10/8/2012 9:05:00 AM 22nd annual Sedona Arts Festival returns this weekend
Ceramic Pug by Michael and Sumati Colpitts
As an Air Force captain, Michael Colpitts flew Boeing 707 refueling tankers. With TWA (which merged with American Airlines in 2001), he held the pilot engineer's seat on 737s and 707s waiting for an upgrade to co-pilot. After a couple of furloughs, he didn't like the view.
So, he sailed down the eastern seaboard to the Bahamas, met some folks who lived in Spain and thought "what a great place to start what I really wanted to do - work in clay."
Today, 30 years later, rather than firing up twin 985,000-horsepower jet engines, Colpitts ignites the self-built, high-fire stoneware ceramic kiln that sits behind one of his two Sedona studios and reaches 2,300 degrees.
Colpitts' passion - his inner fire, if you will - for working in clay began as a senior at the University of New Hampshire studying hotel administration and where he mixed art history and a course in ceramics into his curriculum.
"I still get goose bumps just saying it," Colpitts said recently on a break between his most-recent passion - abstract painting - and the kiln where he was firing ceramic pieces created by he and his wife, Sumati, who can actually stand straight up inside the kiln (before the heat goes on, of course).
"When I was in college and everyone was going to football games on Saturdays, I was in the clay studio using my instructor's wheel. That started my passion."
The outcome of that focus will be on exhibit in two forms at the 22nd annual Sedona Arts Festival, Oct. 13 and 14 at Sedona Red Rock High School, 995 Upper Red Rock Loop Road.
The Colpitts - Michael and Sumati (www.artfulceramics.com) - will operate two booths: one featuring their collaborative indoor/outdoor ceramic animals and figurative sculptures and handmade pottery and a second with Michael's vibrant-colored abstract paintings.
They'll be among 125 juried artists displaying and selling artwork in ceramic, drawing, fiber art, glass, jewelry, metal, mixed media, painting, photography, sculpture and wood.
The Festival runs 9 a.m. to 4 p.m. both days.
Proceeds support the Sedona Arts Festival scholarship program. Since 1989, nearly $300,000 in scholarships and arts grants have been awarded to programs and individual artists in the Verde Valley.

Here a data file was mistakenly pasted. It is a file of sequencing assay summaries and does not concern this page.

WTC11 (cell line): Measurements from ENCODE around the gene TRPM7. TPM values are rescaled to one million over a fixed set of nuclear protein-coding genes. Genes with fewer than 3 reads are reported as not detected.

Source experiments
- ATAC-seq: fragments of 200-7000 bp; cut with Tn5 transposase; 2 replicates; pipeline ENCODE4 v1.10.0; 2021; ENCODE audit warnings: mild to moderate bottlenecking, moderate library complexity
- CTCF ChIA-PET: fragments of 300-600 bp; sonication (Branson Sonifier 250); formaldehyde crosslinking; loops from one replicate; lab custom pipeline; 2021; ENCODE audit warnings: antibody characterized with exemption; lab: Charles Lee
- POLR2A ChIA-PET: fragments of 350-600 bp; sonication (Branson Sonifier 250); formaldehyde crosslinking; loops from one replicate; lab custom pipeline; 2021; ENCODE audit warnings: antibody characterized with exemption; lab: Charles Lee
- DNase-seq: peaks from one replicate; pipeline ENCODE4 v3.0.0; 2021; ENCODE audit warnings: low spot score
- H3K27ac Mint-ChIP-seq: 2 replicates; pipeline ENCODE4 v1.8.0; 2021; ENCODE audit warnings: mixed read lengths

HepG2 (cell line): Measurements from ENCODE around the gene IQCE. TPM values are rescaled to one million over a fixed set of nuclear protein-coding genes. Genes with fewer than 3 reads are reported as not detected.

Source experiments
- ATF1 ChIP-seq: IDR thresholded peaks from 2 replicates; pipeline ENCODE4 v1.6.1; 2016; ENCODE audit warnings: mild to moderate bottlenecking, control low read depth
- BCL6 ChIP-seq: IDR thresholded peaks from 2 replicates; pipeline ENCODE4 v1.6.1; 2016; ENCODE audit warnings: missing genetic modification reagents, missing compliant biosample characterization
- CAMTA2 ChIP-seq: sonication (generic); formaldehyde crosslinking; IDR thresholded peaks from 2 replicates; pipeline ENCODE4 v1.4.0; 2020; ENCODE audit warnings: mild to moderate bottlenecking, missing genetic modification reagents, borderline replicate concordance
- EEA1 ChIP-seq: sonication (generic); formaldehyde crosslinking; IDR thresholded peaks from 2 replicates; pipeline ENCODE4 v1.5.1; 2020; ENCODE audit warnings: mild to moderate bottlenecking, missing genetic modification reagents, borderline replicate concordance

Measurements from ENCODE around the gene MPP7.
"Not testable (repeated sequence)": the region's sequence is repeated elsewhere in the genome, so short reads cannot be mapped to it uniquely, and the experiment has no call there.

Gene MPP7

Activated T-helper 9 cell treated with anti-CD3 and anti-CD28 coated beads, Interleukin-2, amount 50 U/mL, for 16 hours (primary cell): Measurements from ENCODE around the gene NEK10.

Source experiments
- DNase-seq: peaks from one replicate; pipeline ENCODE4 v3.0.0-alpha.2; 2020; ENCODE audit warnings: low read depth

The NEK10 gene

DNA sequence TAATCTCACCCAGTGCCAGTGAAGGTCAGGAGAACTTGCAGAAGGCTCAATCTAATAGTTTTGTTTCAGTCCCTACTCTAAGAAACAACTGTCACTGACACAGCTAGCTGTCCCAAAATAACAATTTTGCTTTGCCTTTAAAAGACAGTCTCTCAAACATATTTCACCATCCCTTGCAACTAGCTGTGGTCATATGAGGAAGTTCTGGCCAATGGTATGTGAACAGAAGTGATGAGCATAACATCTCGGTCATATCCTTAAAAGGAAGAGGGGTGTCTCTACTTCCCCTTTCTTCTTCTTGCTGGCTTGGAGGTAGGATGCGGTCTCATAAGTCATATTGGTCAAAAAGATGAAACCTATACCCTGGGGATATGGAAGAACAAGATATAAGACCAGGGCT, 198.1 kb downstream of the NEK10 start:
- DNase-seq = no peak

In addition to the Kidzone - an interactive, safe and creative environment for kids 12 and under - a raffle and the Gourmet Gallery featuring locally produced and packaged food items, this year's Festival will be highlighted by a booth and demonstration of highly sought-after Mata Ortiz pottery.
Two second-generation Mata Ortiz artists, the husband and wife team of Lila Silveira and Carlos Carrillo, will travel from the remote Mexican village renowned for its thin-walled, remarkably detailed and colorful pottery to demonstrate their work at the Festival and answer questions after screenings of "The Renaissance of Mata Ortiz," a documentary film on contemporary Mexican art and culture at the Mary D. Fisher Theatre.
Screenings are scheduled at 4 p.m., Thursday, Oct 11 and 6 p.m., Saturday, Oct. 13.
Tickets are $10 and benefit the Sedona Arts Festival Scholarship Fund.
Admission to the Festival at the gate is $10 for adults, $9 for seniors 60 years and older and students with ID.
Online tickets are available - $8 for everyone at www.sedonaartsfestival.org. Children 12 and under are free of charge.
Michael and Sumati Colpitts first met in an India ashram where Michael was working in clay.
"We went our separate ways and met again 12 years later in Sedona, ended up getting married and started working together," Michael explained.
Of course, not every couple is equipped - mentally, emotionally or creatively - to work side by side. The Colpitts may be the exception, but they're not too far from the rule.
"How do we do it? We have two studios. We both want to be the boss," Michael said with a laugh. "But the fact is we each have areas of expertise. We work together on certain things, but she's been taking over the claywork so I can paint. But I still do all the firing."
Their ceramic work has gained traction among collectors around the world and several of Sumati's frogs are mounted in the fountain outside of the Crystal Vortex in Uptown Sedona.
"Our clay work can go indoors or outdoors," Michael said. "But I'm still amazed that I can look at our stuff and say it came out of a bag of mud."
For information about the Festival and links to artist websites, visit www.sedonartsfestival.org.